Transport in nanoporous materials
|Monodisperse polymer solution subjected to shear flow in a slit pore|
Nanomaterials, Energy, Manufacturing, Sustainability, Slip, Transport, Dynamical Systems, Friction, TTCF
Transport through microporous materials is at the core of many applications of industrial relevance, from drug delivery to species separation and desalination. This has been enabled partly due to the technological developments in nanoscale devices but also to a better theoretical understanding of the interactions involved.
Even though theoretical models have a long history they only work in limiting cases, e.g. low or high densities, and highly idealized interactions between fluid-fluid and fluid-wall elements. This is, to a certain extent, unavoidable due to the extremely complex physical processes that take place inside pores and membranes even for simple atomic systems.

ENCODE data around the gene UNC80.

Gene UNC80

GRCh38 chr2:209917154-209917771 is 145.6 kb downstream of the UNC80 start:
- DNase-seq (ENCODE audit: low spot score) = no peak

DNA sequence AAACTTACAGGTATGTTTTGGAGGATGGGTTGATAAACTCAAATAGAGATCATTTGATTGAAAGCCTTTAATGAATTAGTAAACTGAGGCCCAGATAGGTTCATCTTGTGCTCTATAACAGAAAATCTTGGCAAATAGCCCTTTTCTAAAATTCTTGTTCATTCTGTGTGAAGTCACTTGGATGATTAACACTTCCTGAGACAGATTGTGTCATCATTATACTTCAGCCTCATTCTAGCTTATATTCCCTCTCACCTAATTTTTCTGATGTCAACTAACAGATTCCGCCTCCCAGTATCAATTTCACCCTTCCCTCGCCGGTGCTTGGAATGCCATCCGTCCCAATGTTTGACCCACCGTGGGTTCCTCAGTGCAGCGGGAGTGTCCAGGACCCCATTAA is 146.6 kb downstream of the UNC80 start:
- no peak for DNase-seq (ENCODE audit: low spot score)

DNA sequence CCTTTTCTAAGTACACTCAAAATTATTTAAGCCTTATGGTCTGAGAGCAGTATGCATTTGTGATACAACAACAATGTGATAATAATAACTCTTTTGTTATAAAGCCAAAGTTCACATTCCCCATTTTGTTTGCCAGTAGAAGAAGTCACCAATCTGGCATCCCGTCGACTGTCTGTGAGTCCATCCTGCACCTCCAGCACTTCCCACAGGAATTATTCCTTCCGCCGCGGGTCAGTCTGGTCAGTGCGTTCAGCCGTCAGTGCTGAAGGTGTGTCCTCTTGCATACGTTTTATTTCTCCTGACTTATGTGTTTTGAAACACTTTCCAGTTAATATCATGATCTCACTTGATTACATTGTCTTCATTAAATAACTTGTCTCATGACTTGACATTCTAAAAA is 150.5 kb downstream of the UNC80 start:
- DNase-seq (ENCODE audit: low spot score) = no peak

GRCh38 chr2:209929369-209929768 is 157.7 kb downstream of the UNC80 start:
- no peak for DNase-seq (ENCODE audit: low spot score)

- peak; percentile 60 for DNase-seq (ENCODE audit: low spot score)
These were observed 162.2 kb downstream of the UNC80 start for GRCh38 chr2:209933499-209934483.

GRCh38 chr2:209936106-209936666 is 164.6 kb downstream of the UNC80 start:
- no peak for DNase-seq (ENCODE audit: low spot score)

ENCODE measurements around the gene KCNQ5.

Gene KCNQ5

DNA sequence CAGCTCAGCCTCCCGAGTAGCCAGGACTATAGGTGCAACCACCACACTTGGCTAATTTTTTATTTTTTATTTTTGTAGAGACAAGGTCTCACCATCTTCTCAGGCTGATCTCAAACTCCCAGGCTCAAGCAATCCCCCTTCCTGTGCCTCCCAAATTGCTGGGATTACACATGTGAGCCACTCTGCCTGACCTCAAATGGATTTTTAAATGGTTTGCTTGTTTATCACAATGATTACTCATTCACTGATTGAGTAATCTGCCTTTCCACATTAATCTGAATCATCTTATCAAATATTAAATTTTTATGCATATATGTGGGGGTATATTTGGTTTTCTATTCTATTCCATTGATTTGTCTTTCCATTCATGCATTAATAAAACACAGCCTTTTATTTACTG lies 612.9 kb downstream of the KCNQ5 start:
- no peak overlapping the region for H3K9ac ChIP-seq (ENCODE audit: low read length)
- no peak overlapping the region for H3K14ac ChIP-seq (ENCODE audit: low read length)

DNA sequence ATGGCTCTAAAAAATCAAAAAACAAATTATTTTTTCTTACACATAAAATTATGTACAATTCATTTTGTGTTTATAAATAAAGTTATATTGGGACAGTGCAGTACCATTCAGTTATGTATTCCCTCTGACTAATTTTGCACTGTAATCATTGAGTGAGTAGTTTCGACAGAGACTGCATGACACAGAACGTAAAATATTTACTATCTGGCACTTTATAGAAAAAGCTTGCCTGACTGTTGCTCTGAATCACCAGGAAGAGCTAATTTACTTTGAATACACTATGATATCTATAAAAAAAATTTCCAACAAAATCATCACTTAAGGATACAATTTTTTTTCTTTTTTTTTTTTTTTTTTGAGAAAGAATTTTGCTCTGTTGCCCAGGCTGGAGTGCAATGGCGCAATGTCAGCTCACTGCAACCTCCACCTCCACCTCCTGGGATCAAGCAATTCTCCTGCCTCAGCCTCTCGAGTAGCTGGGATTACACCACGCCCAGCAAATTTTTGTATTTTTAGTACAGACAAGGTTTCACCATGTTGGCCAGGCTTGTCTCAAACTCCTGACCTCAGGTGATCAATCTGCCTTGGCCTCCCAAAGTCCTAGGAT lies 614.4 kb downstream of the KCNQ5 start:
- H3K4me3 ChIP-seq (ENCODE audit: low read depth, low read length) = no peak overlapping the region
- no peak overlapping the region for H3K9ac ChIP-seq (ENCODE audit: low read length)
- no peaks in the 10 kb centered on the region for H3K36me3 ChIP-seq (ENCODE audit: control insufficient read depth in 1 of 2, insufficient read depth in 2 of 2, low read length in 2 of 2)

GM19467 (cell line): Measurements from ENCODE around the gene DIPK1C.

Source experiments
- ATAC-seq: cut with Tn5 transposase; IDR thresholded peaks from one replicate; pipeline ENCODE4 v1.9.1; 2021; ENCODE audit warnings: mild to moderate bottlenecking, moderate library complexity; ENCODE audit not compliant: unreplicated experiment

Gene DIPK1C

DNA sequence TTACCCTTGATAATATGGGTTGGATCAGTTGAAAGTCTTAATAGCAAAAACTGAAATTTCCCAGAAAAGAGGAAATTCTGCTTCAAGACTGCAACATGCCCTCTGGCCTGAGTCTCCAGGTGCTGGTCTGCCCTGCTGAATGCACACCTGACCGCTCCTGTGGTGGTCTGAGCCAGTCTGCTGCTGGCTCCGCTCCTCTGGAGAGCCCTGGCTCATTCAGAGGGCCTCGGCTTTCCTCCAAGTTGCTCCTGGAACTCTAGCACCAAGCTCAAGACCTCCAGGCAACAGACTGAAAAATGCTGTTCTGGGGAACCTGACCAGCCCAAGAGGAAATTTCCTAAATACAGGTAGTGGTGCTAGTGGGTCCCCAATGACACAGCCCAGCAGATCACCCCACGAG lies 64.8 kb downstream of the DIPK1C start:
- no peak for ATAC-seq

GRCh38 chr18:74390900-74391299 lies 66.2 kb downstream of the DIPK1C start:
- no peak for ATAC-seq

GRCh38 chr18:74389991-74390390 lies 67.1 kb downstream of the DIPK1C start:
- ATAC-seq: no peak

In this project we investigate systems in ultra-confined geometries (e.g. slit pores, nanotubes, zeolites) composed of atomic or light molecular elements, such as water, and characterize phenomena of interest such as slip at interfaces and fluid friction. We propose a new and efficient method to directly calculate slip at the wall-fluid interface through Nonequilibrium Molecular Dynamics simulations therefore offering a cheap but reliable alternative to the application of theoretical models of idealized systems. We study how molecular weight and shape might influence transport and slip in nanopores of different composition and conformation. This knowledge will prove fundamental to the design and fabrication of new devices for the nanotechnology industry.
We are also applying this knowledge in the context of desalination, to research new and more efficient zeolites optimizing water diffusivity while maximizing salt ions rejection.
|Lead investigator||Professor Debra Bernhardt
|Research group||Bernhardt Group|